Adding an air space between two layers of drywall, also known as a “double drywall,” helps in soundproofing by creating a decoupling layer.
This means that the two layers of drywall are not directly attached, allowing them to move independently.
When sound waves hit the first layer of drywall, they cause it to vibrate. Without the air space, these vibrations would be transmitted directly to the second layer of drywall and ultimately to the other side of the wall.
But with the air space, the vibrations are absorbed and dissipated before they can reach the second layer of drywall.
This can significantly reduce the amount of noise transmitted through the wall.
Adding a resilient channel
Adding a resilient channel between two layers of your drywall can help to soundproof as it creates a decoupling layer.
A resilient channel is a type of metal framing designed explicitly for soundproofing.
You can install it between the two layers of drywall. It works similarly to how an air space would work.
For the resilient channel, use a flexible and “resilient” material for movement, meaning it can move independently from the drywall layers.
When sound waves hit the first layer of drywall, they cause it to vibrate. Without the resilient channel, these vibrations would be transmitted directly to the second layer of drywall and ultimately to the other room.
But with the resilient channel, the vibrations are absorbed by the channel and dissipated before they can reach the second layer of drywall.
The resilient channel also has the added advantage of providing a more secure and stable mount for the drywall. It’s more resistant to impact noise compared to an air space alone.
Using acoustic doors and windows
Special doors and windows designed for sound control can block sound from entering or leaving a room.
Acoustic doors and windows effectively reduce the transmission of sound through them, but they may not eliminate all noise.
They are designed to reduce sound transmission, not absorb/dampen.
If you are interested, I have written an article on the best soundproofing windows.
To fully soundproof a room, you will need to use a combination of methods, such as adding insulation, sealing gaps and cracks, and using sound-absorbing materials on walls, ceilings, windows, and floors.
If you work with a professional acoustical engineer, they can help you better evaluate the specific sound transmission issues and design a solution to your situation.
STC vs SRI vs STI ratings
STC, SRI, and STI are all internationally recognized standards for measuring the sound insulation performance of building materials and products.
However, the specific requirements and testing methods for these ratings can vary depending on the country or region.
For example, ASTM International (American Society for Testing and Materials) sets standards for STC, SRI, and STI testing and ratings in the United States.
Additionally, some countries or regions may have specific regulations that differ from international standards.
It is essential to check the local regulations and standards when specifying sound insulation products for a specific project and to ensure that the products used meet the required ratings.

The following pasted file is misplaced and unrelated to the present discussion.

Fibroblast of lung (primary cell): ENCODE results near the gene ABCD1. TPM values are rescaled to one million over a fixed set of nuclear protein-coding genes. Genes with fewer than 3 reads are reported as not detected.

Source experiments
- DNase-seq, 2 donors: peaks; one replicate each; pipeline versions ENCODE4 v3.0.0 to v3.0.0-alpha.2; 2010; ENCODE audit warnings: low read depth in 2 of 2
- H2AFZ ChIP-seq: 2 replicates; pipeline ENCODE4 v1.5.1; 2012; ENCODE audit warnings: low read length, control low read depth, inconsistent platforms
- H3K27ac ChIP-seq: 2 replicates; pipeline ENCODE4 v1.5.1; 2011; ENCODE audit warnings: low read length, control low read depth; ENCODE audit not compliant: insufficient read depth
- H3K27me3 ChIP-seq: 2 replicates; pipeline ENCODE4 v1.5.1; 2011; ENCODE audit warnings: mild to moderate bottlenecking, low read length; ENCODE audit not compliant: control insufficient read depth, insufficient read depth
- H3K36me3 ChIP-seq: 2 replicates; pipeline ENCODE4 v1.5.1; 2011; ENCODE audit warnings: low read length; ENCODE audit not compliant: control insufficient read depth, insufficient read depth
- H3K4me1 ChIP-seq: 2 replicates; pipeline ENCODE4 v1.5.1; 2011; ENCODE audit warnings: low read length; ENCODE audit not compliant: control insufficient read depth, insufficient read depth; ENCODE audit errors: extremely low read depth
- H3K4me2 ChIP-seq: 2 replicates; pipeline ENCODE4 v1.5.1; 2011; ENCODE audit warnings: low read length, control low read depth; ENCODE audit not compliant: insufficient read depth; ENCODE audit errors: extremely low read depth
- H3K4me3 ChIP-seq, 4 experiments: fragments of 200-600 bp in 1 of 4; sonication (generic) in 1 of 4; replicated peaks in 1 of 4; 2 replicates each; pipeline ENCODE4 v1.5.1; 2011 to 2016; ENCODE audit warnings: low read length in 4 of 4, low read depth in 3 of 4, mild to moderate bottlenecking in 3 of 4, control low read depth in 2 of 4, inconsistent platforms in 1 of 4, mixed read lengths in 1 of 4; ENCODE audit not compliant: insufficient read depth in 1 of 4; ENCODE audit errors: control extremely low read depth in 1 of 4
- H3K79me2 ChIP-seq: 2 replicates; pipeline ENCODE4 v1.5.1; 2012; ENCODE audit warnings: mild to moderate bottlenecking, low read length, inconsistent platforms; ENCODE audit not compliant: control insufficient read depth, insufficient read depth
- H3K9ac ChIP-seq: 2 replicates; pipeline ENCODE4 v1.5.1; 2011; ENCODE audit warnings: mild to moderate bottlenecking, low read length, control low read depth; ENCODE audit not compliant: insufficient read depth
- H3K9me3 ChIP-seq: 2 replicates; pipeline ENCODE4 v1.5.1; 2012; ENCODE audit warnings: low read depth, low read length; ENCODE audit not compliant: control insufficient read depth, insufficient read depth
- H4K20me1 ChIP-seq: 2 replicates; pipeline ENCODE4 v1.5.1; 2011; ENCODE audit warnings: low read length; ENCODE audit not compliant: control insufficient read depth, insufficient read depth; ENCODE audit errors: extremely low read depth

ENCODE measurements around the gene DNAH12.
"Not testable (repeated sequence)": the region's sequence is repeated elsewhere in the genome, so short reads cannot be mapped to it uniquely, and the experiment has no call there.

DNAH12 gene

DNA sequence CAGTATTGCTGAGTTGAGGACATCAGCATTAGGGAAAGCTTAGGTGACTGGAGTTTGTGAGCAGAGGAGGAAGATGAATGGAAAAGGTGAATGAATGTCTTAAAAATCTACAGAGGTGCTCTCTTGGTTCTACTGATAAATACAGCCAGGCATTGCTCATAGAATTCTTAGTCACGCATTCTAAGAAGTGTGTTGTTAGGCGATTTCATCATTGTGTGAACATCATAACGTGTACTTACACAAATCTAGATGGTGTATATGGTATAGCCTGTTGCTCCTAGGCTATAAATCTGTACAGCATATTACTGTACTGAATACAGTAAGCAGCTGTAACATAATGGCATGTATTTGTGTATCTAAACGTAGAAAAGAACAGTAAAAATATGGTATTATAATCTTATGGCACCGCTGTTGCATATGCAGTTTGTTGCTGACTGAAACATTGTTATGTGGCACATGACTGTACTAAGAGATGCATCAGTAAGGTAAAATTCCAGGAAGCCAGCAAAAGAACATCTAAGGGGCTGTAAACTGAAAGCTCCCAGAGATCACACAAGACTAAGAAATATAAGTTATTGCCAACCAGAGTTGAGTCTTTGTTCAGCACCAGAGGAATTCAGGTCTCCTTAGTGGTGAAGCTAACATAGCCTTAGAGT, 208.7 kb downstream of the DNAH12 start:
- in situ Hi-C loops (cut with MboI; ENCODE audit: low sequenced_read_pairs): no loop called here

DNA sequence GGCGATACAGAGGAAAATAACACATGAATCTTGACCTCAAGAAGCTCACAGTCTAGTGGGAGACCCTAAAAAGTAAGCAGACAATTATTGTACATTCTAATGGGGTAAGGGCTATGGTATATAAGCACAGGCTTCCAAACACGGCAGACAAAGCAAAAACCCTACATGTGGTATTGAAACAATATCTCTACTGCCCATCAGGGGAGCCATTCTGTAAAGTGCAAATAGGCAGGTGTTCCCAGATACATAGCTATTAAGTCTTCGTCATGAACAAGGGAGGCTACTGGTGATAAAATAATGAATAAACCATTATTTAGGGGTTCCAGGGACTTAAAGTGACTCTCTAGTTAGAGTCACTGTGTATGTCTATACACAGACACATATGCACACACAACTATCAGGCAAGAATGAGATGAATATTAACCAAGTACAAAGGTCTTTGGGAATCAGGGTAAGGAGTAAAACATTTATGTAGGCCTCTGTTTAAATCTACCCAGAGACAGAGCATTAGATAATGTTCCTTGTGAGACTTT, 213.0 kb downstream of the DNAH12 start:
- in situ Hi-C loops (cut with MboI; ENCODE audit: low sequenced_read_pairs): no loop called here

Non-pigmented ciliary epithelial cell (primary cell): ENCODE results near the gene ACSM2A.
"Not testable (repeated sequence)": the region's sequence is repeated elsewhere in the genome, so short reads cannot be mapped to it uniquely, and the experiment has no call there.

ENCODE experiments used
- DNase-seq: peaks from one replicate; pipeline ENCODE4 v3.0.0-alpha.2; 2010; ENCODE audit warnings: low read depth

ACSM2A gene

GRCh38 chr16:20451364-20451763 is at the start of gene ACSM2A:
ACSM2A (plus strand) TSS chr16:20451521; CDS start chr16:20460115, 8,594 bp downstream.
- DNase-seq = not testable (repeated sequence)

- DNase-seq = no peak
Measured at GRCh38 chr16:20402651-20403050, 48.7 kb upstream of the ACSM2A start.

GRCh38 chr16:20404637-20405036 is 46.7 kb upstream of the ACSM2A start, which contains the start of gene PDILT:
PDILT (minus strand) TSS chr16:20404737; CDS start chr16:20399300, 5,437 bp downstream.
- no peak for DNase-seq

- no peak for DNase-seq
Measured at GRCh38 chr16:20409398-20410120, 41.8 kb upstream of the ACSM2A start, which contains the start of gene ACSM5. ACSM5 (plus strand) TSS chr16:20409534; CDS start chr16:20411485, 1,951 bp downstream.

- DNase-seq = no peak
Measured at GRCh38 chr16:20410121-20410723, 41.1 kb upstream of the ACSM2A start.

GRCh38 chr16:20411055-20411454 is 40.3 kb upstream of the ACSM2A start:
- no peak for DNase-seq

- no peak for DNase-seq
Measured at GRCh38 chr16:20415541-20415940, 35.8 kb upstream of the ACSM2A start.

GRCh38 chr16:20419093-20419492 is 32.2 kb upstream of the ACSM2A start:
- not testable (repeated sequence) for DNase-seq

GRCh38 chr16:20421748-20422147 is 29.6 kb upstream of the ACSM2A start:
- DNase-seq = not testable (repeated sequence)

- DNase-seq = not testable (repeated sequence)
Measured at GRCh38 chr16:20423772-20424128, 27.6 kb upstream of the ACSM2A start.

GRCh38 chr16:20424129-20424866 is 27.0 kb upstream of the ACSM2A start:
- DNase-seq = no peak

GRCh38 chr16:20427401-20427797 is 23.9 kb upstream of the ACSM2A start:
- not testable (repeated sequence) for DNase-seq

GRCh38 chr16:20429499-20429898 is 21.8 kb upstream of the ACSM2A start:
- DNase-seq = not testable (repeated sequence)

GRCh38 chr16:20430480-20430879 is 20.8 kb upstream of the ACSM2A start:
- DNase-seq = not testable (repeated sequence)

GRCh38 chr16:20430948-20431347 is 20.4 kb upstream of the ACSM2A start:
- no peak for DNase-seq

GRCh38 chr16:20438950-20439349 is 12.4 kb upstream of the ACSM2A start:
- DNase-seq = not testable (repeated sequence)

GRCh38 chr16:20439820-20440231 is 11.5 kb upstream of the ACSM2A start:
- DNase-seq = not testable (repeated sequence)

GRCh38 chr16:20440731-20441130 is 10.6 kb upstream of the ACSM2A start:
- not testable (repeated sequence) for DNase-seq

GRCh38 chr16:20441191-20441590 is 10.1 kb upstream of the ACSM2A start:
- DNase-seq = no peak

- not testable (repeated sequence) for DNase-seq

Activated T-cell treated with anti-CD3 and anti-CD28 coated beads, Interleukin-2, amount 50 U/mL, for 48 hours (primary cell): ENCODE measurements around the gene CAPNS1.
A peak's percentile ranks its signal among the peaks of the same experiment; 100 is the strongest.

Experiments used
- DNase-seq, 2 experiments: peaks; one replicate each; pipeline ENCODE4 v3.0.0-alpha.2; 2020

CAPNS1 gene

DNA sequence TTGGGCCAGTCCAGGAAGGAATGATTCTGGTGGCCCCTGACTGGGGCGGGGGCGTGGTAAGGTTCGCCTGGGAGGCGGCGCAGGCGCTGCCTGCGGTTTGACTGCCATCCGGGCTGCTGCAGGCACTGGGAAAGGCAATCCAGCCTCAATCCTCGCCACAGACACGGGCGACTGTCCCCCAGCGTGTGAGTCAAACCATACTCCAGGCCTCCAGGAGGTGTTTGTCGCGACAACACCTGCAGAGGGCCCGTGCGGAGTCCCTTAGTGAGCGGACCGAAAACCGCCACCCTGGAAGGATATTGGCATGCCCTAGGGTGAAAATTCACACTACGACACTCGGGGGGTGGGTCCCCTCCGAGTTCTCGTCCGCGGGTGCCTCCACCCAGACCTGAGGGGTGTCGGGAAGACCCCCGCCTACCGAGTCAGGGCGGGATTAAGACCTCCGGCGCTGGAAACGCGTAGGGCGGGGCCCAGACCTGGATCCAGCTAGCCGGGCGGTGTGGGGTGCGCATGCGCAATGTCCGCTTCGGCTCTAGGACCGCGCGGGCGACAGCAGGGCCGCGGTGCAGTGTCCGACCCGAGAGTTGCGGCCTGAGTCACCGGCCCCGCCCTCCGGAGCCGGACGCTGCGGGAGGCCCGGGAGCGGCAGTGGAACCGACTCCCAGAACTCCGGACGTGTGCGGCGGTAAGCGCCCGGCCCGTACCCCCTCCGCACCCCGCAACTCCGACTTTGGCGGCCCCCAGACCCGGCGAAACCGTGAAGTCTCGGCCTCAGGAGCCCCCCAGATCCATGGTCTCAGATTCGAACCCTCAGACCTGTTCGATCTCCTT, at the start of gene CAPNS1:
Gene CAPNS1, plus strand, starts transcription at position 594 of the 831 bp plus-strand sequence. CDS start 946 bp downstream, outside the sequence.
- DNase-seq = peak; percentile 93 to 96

STC (Sound Transmission Class) is a rating system primarily used in the United States. It is also used in Canada and other countries that have adopted similar building codes.
However, it’s worth noting that these countries can have different measurement systems and standards for sound transmission in buildings.
So your STC rating in the US may not be directly comparable to Canada’s.
SRI (Sound Reduction Index) rating is also similar to STC. SRI is primarily used in Europe and other countries that have adopted the European standard (EN ISO 717-1) for measuring sound insulation in buildings.
Some countries using SRI include the UK, Germany, France, Spain, Italy, etc.
Speech Transmission Index (STI) is a rating system similar to STC but uses different quantitative measurements.
It is specifically designed to measure the reduction of speech transmission rather than overall sound transmission.
STI rating is primarily used in countries like Australia, New Zealand, the United Kingdom, etc., adopting similar building codes.
Final Thoughts – Is STC effective?
STC only measures sound transmission through walls, floors, windows, and other similar installations.
It doesn’t measure sound transmission through airborne paths, so it is not a complete measurement of the sound insulation of a building.
Overall, STC is an essential tool that can be used to ensure that buildings are constructed in a way that promotes acoustic comfort and privacy.
Understanding STC ratings can help you make informed decisions about the materials and methods to construct soundproof walls, floors, doors, and window installations.
Frequently Asked Questions
What’s Drywall’s STC Rating?
The drywall’s STC rating is typically between 35 – 40. The rating of drywall can be influenced by various factors, such as its manufacturing process, specific raw materials used in production, the thickness of the drywall, etc.
What is a good STC rating for walls and floors?
A good STC rating for walls and floors varies depending on the intended use of the space. For example, a higher STC rating of 55 and above is typically desired in a recording studio or home theater. In contrast, a lower rating (under 45) may be acceptable in a room with less critical acoustics, like a laundry room.
What does STC 40 mean?
An STC rating of 40 means that the tested material or assembly can reduce sound transmission by 40 dB. This can be considered an average value for sound insulation buildings or spaces with less critical acoustics, such as a garage or storage room.